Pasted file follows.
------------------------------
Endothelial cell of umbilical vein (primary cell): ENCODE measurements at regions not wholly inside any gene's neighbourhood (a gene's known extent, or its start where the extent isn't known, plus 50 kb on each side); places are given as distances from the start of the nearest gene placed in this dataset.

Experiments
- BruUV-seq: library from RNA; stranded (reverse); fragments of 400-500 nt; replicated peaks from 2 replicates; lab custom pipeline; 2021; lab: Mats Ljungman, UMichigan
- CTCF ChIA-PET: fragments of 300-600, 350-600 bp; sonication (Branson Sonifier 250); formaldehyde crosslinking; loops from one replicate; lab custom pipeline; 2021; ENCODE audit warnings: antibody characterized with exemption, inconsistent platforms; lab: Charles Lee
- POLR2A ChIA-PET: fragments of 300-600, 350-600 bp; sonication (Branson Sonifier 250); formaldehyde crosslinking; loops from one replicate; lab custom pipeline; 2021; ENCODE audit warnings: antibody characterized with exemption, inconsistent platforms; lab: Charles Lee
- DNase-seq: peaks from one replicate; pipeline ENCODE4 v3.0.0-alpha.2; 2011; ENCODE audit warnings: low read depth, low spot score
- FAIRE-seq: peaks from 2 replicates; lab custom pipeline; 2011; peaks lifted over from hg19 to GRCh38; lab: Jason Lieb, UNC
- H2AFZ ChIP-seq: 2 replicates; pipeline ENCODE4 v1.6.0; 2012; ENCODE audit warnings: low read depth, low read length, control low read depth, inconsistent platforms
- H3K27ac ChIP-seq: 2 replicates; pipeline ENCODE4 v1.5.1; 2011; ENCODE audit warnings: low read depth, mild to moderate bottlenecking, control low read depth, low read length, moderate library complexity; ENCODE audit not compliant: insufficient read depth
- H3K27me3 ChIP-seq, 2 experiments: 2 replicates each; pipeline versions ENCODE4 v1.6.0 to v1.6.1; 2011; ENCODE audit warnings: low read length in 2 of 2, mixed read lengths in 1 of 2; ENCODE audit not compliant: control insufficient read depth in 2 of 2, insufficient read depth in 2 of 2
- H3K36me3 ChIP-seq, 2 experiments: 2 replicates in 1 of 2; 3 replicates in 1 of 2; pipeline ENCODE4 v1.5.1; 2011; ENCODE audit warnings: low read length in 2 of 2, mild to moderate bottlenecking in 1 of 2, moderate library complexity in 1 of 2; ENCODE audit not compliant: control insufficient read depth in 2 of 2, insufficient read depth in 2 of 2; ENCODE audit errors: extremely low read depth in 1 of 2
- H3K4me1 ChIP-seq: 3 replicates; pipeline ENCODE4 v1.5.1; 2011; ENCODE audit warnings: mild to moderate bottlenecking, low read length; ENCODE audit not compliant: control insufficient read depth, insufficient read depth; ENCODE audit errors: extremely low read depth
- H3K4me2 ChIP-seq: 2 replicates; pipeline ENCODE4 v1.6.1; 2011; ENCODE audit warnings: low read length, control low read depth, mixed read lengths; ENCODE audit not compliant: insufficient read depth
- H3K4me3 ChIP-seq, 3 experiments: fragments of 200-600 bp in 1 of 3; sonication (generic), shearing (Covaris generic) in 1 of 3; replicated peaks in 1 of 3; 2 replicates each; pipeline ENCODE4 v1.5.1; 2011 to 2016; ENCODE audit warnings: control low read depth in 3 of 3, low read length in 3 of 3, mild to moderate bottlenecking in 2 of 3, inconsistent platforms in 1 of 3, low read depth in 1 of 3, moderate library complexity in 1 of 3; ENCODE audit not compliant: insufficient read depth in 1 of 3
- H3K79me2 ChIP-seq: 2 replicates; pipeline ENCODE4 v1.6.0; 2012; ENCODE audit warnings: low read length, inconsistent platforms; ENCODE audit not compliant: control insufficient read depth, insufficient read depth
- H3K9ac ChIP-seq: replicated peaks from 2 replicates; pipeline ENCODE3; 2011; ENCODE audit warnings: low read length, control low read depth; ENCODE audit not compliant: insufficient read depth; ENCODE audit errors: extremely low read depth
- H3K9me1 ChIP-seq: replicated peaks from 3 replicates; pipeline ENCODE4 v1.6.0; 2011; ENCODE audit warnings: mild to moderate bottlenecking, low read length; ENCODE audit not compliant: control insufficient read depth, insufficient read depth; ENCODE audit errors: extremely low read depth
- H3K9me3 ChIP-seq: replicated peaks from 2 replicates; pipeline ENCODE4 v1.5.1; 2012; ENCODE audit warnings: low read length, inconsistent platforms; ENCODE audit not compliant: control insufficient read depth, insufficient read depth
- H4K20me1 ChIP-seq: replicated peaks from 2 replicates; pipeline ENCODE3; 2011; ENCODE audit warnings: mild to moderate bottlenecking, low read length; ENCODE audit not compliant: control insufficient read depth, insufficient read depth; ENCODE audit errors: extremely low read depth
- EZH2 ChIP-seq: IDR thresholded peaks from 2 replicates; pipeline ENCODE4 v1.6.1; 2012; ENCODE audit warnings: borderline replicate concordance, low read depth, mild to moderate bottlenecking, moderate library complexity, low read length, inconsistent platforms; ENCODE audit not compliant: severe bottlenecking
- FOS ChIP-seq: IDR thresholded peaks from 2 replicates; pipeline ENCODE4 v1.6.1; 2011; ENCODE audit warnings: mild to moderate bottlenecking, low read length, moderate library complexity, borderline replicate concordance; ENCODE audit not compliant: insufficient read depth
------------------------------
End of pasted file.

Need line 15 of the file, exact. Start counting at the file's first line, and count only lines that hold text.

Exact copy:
- H3K79me2 ChIP-seq: 2 replicates; pipeline ENCODE4 v1.6.0; 2012; ENCODE audit warnings: low read length, inconsistent platforms; ENCODE audit not compliant: control insufficient read depth, insufficient read depth